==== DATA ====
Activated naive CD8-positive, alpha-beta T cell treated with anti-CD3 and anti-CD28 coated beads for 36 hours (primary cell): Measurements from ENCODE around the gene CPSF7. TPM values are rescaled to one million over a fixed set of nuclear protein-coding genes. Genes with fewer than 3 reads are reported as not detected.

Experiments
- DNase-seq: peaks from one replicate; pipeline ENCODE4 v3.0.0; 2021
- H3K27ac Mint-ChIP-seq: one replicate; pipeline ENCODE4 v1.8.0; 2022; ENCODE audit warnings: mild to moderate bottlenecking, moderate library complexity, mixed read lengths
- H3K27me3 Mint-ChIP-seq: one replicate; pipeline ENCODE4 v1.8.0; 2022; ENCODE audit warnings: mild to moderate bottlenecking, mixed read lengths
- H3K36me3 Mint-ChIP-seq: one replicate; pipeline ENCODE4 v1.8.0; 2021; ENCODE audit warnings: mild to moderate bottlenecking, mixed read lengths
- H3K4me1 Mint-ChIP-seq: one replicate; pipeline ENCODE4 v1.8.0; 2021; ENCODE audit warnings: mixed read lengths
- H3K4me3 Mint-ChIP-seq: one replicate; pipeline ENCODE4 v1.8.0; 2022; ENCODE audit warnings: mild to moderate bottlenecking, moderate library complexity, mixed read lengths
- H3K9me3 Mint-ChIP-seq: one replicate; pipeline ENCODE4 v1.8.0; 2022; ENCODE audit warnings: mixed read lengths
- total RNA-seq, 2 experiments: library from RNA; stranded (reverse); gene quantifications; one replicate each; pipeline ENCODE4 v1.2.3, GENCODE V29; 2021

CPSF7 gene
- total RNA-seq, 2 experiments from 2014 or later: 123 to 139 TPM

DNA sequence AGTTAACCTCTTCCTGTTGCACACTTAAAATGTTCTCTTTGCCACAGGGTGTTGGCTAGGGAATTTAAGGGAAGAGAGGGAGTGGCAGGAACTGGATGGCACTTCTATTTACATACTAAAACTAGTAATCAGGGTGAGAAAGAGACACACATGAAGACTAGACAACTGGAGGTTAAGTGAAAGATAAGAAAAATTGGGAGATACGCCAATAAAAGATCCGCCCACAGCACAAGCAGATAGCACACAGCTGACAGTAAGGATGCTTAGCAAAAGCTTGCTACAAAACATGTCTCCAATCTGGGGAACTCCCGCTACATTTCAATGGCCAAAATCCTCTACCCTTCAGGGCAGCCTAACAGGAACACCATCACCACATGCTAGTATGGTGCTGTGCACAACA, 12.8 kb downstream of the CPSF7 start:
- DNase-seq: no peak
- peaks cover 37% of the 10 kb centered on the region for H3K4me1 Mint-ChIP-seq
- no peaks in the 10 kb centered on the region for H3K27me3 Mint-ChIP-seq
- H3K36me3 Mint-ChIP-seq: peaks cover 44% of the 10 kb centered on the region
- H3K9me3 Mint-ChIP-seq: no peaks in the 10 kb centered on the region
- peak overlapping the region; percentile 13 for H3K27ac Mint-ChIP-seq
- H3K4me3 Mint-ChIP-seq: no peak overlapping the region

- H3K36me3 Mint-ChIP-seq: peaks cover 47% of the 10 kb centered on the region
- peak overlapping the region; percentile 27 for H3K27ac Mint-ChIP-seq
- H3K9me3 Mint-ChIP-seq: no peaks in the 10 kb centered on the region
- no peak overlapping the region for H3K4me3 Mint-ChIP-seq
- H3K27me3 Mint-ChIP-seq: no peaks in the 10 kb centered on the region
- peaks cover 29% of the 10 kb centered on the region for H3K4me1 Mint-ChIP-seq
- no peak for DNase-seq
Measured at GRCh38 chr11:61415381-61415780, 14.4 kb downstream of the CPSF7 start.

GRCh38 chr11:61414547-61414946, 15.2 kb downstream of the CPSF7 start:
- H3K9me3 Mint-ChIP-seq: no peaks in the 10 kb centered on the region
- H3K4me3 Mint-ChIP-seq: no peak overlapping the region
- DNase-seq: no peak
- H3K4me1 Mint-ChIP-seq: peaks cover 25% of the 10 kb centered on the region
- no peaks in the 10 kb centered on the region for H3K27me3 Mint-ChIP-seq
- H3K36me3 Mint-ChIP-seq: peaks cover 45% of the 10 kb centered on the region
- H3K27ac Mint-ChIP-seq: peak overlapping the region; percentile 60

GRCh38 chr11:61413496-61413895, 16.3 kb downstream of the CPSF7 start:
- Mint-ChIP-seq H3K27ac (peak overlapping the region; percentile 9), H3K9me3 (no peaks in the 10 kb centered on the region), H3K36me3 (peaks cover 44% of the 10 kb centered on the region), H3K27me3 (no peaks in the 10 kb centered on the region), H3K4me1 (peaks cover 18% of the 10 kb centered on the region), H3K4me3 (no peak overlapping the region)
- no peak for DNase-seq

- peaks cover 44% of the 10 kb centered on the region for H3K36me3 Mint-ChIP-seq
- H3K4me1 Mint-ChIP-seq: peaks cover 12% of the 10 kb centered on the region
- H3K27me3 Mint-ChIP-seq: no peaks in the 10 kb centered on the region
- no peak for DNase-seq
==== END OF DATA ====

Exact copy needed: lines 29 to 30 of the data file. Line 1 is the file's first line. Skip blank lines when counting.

GRCh38 chr11:61414547-61414946, 15.2 kb downstream of the CPSF7 start:
- H3K9me3 Mint-ChIP-seq: no peaks in the 10 kb centered on the region